A reader commented this week to an old blog post of mine. Over a year ago, I posted about becoming an older physical therapist and the challenges and emotions I was experiencing. Another therapist responded and voiced similar concerns regarding change, getting older and the desire for security that seems to come along with that. As I read through my colleagues' blogs, similar observations and questions occur.
Change scares many of us, myself included. However, not changing has its consequences as well. I came across this blog entry from the Harvard Business Review.
It looks at what used to be one of the most successful companies in the United States, Eastman Kodak, and how its inability to adapt was its undoing. Kodak sold photography; people wanted images. Close, but not the digital, instantaneous and sharable images easily available to all of us now. The piece then goes on to compare this situation to the current state of healthcare. The public wants to be well, to be in good health.
Is that really what the US healthcare system is selling? What business are we actually in? As a business model, can this system survive the changes that are happening? There is a reason that "patient experience" is gaining momentum in healthcare! Never mind the Affordable Care Act, "Liberating the NHS," or vouchers for Medicare; the healthcare landscape is going to be vastly different rather quickly. How are you positioned to deal with these changes? Do you even know what they will be? Do you sometimes wish you could just capture the present in a photograph and stay there? Kodak was betting on it.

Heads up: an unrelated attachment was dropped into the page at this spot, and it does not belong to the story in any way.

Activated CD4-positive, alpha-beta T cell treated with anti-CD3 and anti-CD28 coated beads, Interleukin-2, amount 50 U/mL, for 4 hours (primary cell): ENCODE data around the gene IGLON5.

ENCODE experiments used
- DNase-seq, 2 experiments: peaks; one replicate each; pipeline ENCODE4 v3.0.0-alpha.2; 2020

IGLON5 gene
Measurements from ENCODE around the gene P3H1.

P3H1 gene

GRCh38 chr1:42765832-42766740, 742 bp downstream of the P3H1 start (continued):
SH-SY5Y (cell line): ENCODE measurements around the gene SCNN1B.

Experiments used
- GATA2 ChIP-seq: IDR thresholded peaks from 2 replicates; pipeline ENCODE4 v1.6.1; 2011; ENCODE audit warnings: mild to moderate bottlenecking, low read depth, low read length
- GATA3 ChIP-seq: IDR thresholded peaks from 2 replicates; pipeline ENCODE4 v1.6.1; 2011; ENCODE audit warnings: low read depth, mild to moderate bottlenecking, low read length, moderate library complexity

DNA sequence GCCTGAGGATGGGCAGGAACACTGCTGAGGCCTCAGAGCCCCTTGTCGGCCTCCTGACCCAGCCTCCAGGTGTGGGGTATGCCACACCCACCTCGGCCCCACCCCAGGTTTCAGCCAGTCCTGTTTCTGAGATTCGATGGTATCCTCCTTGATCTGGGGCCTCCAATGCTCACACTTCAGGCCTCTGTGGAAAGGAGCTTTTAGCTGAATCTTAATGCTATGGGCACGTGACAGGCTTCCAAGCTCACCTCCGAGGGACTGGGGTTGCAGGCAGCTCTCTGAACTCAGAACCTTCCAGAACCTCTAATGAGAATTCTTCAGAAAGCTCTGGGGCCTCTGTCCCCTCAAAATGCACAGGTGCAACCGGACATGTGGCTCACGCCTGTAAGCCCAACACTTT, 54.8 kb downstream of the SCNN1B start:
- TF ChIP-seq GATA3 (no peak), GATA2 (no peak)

So it appears change is inescapable in our lives, careers, profession and society. We can try and predict what it will be, but we can't always get it right. It doesn't matter what change we're talking about, we're never assured of success even with the best preparation.
My response to the person who commented about my post? Move on. When we stagnate, we lose. Going through major change again right now, I'm scared as well. I've made my choice, I'm acting on it and I could be dead wrong. If that's the case, then I will have other choices to make. That will still be better than paralysis, in life and career.